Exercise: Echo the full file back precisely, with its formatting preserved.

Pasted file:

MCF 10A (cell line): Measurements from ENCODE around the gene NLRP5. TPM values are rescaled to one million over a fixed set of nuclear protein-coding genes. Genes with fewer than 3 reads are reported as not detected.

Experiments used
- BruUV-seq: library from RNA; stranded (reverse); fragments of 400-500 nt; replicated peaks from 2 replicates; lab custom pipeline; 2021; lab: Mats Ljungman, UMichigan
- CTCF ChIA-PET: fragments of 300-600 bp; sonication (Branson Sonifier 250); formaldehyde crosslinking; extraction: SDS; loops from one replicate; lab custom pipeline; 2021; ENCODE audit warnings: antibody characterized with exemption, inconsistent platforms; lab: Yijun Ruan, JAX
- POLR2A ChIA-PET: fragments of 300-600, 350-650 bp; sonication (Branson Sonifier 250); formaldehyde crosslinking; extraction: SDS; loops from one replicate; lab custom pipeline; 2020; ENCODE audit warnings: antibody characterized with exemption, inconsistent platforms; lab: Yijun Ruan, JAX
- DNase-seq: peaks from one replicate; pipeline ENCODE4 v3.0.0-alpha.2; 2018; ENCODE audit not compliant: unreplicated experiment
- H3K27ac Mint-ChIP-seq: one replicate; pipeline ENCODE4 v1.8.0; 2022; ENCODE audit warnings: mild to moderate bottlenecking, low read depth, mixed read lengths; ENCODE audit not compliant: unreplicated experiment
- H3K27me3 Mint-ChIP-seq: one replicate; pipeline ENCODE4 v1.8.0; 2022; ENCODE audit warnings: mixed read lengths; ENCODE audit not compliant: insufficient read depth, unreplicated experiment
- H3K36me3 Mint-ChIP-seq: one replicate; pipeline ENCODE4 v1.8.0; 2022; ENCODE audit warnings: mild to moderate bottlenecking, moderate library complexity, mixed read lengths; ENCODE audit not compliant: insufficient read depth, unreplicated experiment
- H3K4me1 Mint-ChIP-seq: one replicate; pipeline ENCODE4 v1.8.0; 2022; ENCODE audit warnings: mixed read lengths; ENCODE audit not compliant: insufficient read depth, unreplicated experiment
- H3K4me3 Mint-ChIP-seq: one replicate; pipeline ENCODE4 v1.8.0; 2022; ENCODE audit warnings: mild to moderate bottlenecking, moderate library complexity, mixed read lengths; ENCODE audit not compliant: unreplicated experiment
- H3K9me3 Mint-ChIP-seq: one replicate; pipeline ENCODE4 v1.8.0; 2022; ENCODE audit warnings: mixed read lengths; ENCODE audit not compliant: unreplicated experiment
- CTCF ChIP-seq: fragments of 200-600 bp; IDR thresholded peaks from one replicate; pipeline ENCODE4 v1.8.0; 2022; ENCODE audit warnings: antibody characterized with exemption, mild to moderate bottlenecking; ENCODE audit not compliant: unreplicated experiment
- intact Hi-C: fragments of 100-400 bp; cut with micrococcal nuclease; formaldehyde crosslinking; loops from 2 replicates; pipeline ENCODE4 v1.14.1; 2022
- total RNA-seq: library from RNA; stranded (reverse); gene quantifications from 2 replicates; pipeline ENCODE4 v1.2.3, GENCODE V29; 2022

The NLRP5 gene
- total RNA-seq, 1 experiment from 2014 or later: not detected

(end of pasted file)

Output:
MCF 10A (cell line): Measurements from ENCODE around the gene NLRP5. TPM values are rescaled to one million over a fixed set of nuclear protein-coding genes. Genes with fewer than 3 reads are reported as not detected.

Experiments used
- BruUV-seq: library from RNA; stranded (reverse); fragments of 400-500 nt; replicated peaks from 2 replicates; lab custom pipeline; 2021; lab: Mats Ljungman, UMichigan
- CTCF ChIA-PET: fragments of 300-600 bp; sonication (Branson Sonifier 250); formaldehyde crosslinking; extraction: SDS; loops from one replicate; lab custom pipeline; 2021; ENCODE audit warnings: antibody characterized with exemption, inconsistent platforms; lab: Yijun Ruan, JAX
- POLR2A ChIA-PET: fragments of 300-600, 350-650 bp; sonication (Branson Sonifier 250); formaldehyde crosslinking; extraction: SDS; loops from one replicate; lab custom pipeline; 2020; ENCODE audit warnings: antibody characterized with exemption, inconsistent platforms; lab: Yijun Ruan, JAX
- DNase-seq: peaks from one replicate; pipeline ENCODE4 v3.0.0-alpha.2; 2018; ENCODE audit not compliant: unreplicated experiment
- H3K27ac Mint-ChIP-seq: one replicate; pipeline ENCODE4 v1.8.0; 2022; ENCODE audit warnings: mild to moderate bottlenecking, low read depth, mixed read lengths; ENCODE audit not compliant: unreplicated experiment
- H3K27me3 Mint-ChIP-seq: one replicate; pipeline ENCODE4 v1.8.0; 2022; ENCODE audit warnings: mixed read lengths; ENCODE audit not compliant: insufficient read depth, unreplicated experiment
- H3K36me3 Mint-ChIP-seq: one replicate; pipeline ENCODE4 v1.8.0; 2022; ENCODE audit warnings: mild to moderate bottlenecking, moderate library complexity, mixed read lengths; ENCODE audit not compliant: insufficient read depth, unreplicated experiment
- H3K4me1 Mint-ChIP-seq: one replicate; pipeline ENCODE4 v1.8.0; 2022; ENCODE audit warnings: mixed read lengths; ENCODE audit not compliant: insufficient read depth, unreplicated experiment
- H3K4me3 Mint-ChIP-seq: one replicate; pipeline ENCODE4 v1.8.0; 2022; ENCODE audit warnings: mild to moderate bottlenecking, moderate library complexity, mixed read lengths; ENCODE audit not compliant: unreplicated experiment
- H3K9me3 Mint-ChIP-seq: one replicate; pipeline ENCODE4 v1.8.0; 2022; ENCODE audit warnings: mixed read lengths; ENCODE audit not compliant: unreplicated experiment
- CTCF ChIP-seq: fragments of 200-600 bp; IDR thresholded peaks from one replicate; pipeline ENCODE4 v1.8.0; 2022; ENCODE audit warnings: antibody characterized with exemption, mild to moderate bottlenecking; ENCODE audit not compliant: unreplicated experiment
- intact Hi-C: fragments of 100-400 bp; cut with micrococcal nuclease; formaldehyde crosslinking; loops from 2 replicates; pipeline ENCODE4 v1.14.1; 2022
- total RNA-seq: library from RNA; stranded (reverse); gene quantifications from 2 replicates; pipeline ENCODE4 v1.2.3, GENCODE V29; 2022

The NLRP5 gene
- total RNA-seq, 1 experiment from 2014 or later: not detected